Cereal Root Proteomics for Complementing the Mechanistic Understanding of Plant Abiotic Stress Tolerance View Full Text


Ontology type: schema:Chapter     


Chapter Info

DATE

2016-08-25

AUTHORS

Jennylyn L. Trinidad , Herra L. Grajo , Jose B. Abucay , Ajay Kohli

ABSTRACT

Cereals are a staple food for four billion people globally with rice, wheat and maize making up 60 % of the energy intake by the world population. Climate change-mediated increase in the extent, frequency and unpredictability of the incidences of abiotic stresses frequently lead to decrease in the yield and grain quality of cereals. Additionally, demographic and socio-economic factors call for increase in the production of quality cereal grains. It is therefore crucial to generate stress tolerant cereal varieties and understand the underlying mechanisms so as to strategize the crop cultivation agro-physiology for long term benefits. Mechanistic understanding of plant responses to stress can best be elucidated through the omics tools and techniques and smart interpretation of their results. Proteomics forms an important aspect of the omics studies in relating the transcriptome to the metabolome. While most cereal proteomics studies dwell on the plants’ overall tolerance strategies, proteomics studies either specifically on roots or comparing root responses to the aerial plant parts under stress have been somewhat limited. Root proteins are relatively difficult to extract and characterize, hence the lag in the identification of stress-specific proteins and transcription factors in the roots. However, with the advancements in protein identification and quantification, several important mechanisms have been determined to be at play during abiotic stresses. Root proteins with significant roles are mainly involved in ROS detoxification, energy metabolism, cell wall metabolism, and disease and defense responses. Plasma membrane proteins, regulators of signal transductions and ion channels also contribute to increased stress tolerance. This review brings together an understanding of stress response established by the proteomic studies on cereal roots. Although intuitive to guess, the differences in proteomic responses of the roots can be very different from the aerial parts and in some cases diametrically opposite. As an integral component of the plants’ aerial parts’ response to stress, root response characteristics are important to be considered in the overall mechanistic understanding and engineering of plant response to stress, either through conventional breeding or modern biotechnological means. More... »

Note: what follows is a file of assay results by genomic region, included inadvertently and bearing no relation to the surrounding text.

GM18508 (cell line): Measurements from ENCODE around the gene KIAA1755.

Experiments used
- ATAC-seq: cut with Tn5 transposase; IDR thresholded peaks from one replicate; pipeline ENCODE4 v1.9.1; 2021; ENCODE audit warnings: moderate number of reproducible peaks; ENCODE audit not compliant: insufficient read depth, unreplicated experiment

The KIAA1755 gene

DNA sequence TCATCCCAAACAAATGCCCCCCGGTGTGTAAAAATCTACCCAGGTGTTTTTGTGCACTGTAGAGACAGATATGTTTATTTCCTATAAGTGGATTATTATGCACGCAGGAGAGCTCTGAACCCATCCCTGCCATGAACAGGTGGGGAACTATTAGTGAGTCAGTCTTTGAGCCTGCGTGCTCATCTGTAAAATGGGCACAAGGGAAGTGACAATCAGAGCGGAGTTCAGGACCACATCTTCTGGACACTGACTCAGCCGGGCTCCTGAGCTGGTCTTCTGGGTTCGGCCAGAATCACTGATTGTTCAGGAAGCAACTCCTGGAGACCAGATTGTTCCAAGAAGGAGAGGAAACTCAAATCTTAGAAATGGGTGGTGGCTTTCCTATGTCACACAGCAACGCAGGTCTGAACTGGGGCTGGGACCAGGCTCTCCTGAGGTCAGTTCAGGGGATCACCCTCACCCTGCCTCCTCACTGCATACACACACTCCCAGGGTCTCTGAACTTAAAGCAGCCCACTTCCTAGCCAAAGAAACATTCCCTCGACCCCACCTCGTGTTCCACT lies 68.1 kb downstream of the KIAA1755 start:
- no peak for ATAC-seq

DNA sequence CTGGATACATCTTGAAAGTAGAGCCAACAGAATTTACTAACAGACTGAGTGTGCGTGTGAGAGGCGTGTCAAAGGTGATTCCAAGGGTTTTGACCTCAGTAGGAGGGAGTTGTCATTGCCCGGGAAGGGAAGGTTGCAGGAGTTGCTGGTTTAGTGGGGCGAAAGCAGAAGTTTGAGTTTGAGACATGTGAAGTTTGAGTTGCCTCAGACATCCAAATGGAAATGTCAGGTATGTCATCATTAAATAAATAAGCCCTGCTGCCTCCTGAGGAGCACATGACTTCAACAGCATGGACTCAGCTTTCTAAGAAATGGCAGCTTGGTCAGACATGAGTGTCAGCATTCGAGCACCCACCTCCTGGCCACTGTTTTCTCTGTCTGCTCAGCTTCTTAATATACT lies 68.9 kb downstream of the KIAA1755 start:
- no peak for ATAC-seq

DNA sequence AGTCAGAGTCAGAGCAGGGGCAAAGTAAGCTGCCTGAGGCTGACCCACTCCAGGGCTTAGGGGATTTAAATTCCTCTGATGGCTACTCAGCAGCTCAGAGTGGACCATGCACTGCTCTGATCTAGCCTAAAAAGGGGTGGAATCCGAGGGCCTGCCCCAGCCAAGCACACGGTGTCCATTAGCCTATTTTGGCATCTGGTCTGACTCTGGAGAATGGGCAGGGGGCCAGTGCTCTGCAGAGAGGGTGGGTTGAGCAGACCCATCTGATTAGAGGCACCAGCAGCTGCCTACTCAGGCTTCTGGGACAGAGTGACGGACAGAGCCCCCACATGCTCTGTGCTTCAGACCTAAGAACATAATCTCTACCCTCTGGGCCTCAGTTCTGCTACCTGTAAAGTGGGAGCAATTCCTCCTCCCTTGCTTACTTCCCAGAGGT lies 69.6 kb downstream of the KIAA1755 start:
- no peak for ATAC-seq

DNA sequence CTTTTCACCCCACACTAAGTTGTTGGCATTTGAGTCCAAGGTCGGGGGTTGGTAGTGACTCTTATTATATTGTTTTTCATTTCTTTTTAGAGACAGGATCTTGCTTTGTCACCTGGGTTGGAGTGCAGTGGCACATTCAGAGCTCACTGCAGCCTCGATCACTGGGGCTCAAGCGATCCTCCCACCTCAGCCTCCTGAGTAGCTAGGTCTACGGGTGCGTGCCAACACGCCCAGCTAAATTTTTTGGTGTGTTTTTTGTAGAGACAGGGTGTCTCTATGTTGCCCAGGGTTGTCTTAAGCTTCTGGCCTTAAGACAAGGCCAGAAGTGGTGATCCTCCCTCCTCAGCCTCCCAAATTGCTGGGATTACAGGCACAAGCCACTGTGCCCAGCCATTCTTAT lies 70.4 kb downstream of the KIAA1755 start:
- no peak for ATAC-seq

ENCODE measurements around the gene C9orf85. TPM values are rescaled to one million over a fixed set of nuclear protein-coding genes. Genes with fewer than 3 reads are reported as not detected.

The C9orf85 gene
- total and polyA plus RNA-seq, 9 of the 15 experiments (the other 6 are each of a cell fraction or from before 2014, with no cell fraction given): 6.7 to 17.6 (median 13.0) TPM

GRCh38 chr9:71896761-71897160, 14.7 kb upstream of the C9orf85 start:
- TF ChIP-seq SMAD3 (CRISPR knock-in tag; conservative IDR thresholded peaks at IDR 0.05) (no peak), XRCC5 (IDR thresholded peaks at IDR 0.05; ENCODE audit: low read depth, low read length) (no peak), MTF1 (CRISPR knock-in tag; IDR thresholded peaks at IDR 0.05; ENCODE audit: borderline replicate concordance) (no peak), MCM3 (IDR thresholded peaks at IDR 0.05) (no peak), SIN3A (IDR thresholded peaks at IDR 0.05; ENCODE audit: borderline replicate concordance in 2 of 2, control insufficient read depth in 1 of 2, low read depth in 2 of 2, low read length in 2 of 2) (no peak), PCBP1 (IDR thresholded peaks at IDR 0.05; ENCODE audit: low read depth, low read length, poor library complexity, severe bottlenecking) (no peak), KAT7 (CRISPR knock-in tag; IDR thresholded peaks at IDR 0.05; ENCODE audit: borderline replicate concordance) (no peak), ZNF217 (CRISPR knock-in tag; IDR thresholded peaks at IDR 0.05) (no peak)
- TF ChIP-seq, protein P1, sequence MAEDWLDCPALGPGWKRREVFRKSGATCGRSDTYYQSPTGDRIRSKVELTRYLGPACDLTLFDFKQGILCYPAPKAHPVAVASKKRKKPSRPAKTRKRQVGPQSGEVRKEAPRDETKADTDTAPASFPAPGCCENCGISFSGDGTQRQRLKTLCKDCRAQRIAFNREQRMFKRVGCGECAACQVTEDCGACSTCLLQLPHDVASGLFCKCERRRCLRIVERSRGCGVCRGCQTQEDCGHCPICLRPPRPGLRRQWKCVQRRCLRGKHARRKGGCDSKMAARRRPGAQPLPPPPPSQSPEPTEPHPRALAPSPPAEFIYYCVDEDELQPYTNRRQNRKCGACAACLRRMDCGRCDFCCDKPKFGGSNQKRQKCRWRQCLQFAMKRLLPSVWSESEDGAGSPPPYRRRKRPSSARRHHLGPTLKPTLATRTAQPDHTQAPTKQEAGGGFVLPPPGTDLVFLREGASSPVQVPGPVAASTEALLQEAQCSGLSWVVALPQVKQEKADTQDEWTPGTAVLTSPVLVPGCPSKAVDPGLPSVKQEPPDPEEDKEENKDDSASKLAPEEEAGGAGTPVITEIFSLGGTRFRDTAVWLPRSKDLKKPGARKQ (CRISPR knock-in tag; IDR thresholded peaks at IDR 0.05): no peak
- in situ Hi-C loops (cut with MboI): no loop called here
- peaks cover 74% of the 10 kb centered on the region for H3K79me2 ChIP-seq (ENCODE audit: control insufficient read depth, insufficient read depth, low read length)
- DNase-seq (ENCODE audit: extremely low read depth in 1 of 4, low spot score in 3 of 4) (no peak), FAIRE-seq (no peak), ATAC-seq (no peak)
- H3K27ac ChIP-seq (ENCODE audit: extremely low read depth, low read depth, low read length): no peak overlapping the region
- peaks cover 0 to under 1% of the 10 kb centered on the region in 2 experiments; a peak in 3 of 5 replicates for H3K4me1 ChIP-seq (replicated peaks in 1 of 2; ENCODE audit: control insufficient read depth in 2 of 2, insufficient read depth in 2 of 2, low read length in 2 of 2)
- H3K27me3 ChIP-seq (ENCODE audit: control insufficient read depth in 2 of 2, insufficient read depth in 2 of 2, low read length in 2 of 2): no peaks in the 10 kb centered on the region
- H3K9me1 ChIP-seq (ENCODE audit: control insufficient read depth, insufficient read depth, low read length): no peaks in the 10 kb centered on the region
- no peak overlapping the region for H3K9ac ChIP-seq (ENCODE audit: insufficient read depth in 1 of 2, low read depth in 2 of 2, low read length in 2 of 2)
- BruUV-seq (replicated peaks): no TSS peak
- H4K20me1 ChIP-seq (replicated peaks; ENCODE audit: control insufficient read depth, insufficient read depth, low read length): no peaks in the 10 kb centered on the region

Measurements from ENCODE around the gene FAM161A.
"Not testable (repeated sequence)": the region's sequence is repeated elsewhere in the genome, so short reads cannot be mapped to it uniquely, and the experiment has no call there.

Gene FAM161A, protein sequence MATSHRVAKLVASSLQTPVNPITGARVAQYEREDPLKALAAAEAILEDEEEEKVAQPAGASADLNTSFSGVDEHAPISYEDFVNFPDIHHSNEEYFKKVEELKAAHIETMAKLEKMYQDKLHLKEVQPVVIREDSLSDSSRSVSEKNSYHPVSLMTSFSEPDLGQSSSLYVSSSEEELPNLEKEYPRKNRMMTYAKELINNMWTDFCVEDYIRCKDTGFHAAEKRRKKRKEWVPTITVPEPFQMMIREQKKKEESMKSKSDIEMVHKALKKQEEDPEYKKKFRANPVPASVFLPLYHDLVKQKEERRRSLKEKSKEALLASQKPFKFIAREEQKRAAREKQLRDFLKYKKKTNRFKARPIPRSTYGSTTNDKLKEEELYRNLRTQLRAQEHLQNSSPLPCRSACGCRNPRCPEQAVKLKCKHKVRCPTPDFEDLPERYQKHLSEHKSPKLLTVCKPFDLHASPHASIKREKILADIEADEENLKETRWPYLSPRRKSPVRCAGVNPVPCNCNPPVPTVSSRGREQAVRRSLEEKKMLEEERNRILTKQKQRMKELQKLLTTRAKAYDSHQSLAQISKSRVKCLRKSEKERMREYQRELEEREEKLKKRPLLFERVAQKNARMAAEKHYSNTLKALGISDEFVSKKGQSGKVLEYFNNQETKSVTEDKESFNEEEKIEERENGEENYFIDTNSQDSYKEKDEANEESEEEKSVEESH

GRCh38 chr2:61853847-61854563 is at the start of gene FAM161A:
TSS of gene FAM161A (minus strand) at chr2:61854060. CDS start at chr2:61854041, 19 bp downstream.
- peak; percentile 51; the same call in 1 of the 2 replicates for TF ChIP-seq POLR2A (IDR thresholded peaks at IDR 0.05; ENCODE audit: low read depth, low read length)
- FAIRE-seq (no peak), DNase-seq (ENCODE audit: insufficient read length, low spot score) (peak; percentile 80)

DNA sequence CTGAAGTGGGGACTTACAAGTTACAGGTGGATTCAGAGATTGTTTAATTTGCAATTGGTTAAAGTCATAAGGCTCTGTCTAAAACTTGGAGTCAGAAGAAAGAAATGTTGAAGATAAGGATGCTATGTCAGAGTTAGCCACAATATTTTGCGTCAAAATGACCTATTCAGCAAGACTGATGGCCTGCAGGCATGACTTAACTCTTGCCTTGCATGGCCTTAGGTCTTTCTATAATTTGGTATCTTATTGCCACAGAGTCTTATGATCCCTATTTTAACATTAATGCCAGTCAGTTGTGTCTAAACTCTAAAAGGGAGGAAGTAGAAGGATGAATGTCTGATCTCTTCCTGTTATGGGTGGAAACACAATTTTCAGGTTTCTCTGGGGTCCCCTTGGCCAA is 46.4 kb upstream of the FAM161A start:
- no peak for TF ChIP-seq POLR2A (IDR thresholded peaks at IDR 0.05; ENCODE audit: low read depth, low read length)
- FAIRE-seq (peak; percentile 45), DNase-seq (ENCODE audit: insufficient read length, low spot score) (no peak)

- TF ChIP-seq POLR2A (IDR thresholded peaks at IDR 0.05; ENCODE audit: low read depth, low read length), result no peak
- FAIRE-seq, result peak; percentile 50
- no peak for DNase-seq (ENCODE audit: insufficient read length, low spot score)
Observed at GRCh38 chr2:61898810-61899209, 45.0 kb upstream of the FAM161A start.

PAGES

19-51

Identifiers

URI

http://scigraph.springernature.com/pub.10.1007/978-3-319-43278-6_2

DOI

http://dx.doi.org/10.1007/978-3-319-43278-6_2

DIMENSIONS

https://app.dimensions.ai/details/publication/pub.1045127484


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